And yes, it might cost some money. Being an author is a business, and business requires an investment of capital in order to function. That goes for traditional publication as well, it’s just hidden better.
I know a lot of writers feel differently, but I’m more comfortable putting up a little of my own money in any case. That way, I own my success or failure. I’d rather be successful in my own right, or a failure with no one to apologize to but myself.
I think it’s worth pointing out here, too, that despite Barber’s condescending reference to the “authorpreneur” platform–that is, the practice of supplementing one’s self-published writing income by offering self-publishing consulting and services to other hopeful authors–her own website reveals that she is doing the same thing. In addition to offering online, writing-related self-motivational “live events,” the front page of rosbarber.com loudly pushes a “free resource guide” called “The 5 Essential Tools I Use to Write My Books.” If that title sounds like clickbait to you, that’s because that’s exactly what it is.
She refers to offering such ancillary services in her piece for The Guardian in a way that makes it sound as if it’s something only self-published authors need to do, but her own website reads like an infomercial.
“70% of nothing is nothing.”
Ms. Barber points out in closing, again by anecdote, that traditionally published authors make more than self-published authors. Let’s think about that assertion.
Here’s what Forbes had to say about author income back in 2013:
According to data from a new survey from Digital Book World and Writer’s Digest, the median income range for self-published authors is under $5,000 and nearly 20% of self-published authors report deriving no income from their writing.
By comparison, authors published by traditional publishers had a median income range of $5,000 to $9,999 and “hybrid authors” (those who both self-publish and publish with established publishers) had a median income range of $15,000 to $19,999.
At the high end of the spectrum, 1.8% of self-published authors made over $100,000 from their writing last year, compared with 8.8% of traditionally published authors and 13.2% of hybrid authors.
The one takeaway from this information ought to be that almost nobody is making great money writing books, either traditionally or via self-publishing, and the average traditionally published author is not supporting herself on her writing income. This is obvious enough if you follow any authors on Twitter–unless you’ve hit number one on the New York Times bestseller list recently, chances are you’re working a day job and writing at night, even if you’re published by a major house.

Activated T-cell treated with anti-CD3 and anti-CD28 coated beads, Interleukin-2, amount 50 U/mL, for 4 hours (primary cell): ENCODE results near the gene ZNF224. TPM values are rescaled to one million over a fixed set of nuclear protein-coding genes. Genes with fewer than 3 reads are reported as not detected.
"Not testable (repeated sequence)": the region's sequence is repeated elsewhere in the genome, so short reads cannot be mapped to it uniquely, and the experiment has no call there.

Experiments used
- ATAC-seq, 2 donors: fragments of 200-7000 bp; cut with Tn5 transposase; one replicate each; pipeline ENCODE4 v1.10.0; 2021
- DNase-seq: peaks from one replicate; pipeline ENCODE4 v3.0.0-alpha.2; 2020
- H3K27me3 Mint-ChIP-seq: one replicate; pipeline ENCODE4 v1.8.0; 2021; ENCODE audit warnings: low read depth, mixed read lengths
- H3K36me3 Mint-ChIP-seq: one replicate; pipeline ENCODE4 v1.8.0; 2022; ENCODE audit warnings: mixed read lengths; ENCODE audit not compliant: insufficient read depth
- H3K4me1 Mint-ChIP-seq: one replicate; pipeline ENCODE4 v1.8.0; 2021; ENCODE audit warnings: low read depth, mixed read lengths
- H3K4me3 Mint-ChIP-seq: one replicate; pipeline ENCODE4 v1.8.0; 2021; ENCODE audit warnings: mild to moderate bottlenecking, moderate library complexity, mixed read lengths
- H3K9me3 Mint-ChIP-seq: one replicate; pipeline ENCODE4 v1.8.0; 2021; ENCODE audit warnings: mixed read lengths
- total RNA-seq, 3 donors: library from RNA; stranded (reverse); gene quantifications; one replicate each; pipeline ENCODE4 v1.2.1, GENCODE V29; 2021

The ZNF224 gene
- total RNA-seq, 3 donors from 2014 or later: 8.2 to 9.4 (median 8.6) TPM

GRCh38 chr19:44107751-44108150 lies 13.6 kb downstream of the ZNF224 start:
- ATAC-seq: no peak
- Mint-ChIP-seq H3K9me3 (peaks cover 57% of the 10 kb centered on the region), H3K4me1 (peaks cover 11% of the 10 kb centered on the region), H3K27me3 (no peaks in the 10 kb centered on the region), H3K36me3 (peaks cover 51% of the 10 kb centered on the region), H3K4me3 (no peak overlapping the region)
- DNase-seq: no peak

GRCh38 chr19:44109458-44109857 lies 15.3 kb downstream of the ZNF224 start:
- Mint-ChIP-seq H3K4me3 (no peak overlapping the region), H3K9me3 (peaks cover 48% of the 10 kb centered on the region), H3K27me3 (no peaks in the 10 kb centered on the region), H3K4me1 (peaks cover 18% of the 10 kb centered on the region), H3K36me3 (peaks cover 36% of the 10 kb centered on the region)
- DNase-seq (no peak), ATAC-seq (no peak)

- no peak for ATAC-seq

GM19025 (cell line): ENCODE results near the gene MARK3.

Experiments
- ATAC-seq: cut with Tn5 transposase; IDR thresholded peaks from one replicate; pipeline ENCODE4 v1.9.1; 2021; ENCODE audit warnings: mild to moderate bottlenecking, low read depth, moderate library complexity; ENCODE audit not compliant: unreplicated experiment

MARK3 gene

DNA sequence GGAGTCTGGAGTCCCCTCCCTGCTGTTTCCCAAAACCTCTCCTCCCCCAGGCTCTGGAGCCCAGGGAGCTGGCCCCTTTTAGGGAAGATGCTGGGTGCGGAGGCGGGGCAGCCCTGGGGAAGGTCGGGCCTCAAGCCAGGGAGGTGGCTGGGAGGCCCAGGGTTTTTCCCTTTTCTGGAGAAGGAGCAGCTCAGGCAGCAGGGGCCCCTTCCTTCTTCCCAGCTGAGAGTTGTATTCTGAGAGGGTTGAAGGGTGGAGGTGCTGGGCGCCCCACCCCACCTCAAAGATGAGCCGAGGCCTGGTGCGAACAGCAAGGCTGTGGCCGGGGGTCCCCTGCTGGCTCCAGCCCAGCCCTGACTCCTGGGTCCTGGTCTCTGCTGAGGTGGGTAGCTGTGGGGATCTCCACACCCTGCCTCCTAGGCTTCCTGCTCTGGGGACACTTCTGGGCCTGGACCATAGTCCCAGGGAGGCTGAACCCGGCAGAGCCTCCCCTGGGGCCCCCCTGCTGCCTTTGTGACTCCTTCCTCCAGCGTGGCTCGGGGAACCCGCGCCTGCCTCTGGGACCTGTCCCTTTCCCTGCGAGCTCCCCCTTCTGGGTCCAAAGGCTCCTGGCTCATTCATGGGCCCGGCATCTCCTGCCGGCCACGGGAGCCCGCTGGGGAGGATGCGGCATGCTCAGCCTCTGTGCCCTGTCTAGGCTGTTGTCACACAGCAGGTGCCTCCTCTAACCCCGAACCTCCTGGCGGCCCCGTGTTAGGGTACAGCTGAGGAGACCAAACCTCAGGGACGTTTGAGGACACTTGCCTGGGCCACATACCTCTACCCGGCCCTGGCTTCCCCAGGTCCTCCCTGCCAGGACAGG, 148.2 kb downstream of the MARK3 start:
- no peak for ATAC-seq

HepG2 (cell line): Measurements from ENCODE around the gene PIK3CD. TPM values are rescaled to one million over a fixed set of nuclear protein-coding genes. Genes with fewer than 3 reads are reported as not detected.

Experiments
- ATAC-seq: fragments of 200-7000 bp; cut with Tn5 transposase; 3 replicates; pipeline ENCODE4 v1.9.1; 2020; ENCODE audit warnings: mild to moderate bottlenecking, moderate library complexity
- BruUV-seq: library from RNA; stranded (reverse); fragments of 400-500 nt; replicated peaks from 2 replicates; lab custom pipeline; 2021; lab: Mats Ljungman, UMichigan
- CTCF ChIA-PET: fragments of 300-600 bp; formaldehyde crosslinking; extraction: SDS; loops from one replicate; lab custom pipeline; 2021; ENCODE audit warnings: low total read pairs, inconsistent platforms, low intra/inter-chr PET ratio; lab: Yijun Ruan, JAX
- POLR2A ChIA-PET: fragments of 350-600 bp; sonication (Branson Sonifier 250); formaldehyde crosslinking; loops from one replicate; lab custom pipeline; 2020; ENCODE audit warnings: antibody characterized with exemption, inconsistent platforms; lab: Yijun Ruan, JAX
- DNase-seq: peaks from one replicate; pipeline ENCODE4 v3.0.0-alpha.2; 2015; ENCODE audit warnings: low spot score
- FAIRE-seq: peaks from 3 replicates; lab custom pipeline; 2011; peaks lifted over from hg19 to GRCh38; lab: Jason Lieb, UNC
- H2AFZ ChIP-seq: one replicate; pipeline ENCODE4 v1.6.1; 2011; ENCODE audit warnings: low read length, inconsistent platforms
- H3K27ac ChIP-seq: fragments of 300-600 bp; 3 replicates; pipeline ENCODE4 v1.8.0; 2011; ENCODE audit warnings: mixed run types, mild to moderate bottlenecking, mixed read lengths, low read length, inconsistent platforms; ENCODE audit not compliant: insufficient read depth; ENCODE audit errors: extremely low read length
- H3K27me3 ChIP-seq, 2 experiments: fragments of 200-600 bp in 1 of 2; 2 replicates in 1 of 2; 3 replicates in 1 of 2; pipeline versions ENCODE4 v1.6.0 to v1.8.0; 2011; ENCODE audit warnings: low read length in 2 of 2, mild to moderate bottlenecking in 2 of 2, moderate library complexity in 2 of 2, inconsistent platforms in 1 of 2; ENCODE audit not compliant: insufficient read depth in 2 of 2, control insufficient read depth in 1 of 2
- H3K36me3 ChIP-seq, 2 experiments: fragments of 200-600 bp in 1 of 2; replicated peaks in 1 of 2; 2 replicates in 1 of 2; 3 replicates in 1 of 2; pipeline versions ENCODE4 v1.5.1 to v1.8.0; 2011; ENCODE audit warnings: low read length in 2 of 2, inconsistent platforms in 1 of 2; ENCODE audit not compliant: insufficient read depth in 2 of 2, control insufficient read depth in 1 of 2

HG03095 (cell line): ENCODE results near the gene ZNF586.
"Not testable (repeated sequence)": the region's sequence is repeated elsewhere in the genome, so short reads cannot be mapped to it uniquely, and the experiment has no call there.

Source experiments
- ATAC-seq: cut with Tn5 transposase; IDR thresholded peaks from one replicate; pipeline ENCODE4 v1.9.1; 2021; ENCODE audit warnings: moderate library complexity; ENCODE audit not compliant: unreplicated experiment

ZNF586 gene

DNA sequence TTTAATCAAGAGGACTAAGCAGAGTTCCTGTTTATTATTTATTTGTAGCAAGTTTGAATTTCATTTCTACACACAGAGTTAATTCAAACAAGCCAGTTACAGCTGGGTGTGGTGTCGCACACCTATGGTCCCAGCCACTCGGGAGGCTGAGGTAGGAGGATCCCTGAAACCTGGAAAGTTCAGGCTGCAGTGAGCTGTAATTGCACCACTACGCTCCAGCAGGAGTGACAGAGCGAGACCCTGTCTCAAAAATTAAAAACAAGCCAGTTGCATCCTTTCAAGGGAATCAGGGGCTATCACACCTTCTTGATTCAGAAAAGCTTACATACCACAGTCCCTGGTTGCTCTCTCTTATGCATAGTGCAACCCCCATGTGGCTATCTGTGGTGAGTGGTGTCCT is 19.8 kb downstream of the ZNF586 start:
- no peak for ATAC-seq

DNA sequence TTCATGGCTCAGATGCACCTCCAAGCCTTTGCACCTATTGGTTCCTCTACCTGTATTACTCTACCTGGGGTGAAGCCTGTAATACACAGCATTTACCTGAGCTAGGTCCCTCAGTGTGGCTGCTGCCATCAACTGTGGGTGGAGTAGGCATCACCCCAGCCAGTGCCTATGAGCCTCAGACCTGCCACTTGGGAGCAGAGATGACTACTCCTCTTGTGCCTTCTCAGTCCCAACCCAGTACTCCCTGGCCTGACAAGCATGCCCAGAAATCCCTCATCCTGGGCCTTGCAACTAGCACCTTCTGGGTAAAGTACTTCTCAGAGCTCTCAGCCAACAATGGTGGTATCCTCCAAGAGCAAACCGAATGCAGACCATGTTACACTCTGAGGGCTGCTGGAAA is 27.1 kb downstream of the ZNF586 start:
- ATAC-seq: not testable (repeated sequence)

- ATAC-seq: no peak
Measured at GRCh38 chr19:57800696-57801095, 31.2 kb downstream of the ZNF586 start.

That said, there are two points I want to make here.
First, the data is clear that it is hybrid authors, not authors who are exclusively traditionally published, who are doing the best financially. Meaning that even if you’re critical of self-publishing, it clearly has become an important facet of professional writing.
Second, this is one situation where the huge number of non-profitable, non-serious self-published authors actually works to our statistical advantage. When most self-published authors make zero income from their work–i.e., the hundreds of thousands of people who just “throw their book up on Amazon,” including but not limited to the thousands of people who self-published Grandma’s cookbook, that means that they bring down the curve for the rest of us. In other words, the median figures quoted above are not necessarily representative of the median income of self-published authors who are actively trying to make a living as working novelists.
Regardless of the sample group from whom that data was collected, traditionally published authors have no such competition from less dedicated writers.
In all, Barber’s pat summary of the problems of self-publishing is just that: thin, conclusory, and based on evidence that is anecdotal at best.
If the Guardian wants to talk about gatekeepers, maybe they should tighten the security at the gates of their Books blog.
* I read this article after Mark Lawrence shared it under the #SPFBO hashtag on Twitter. In response, several of the Self-Published Fantasy Blog-Off contestants were talking to Fantasy Book Critic about possibly doing a group response on that blog. If and when such a post appears, I will happily link to it here.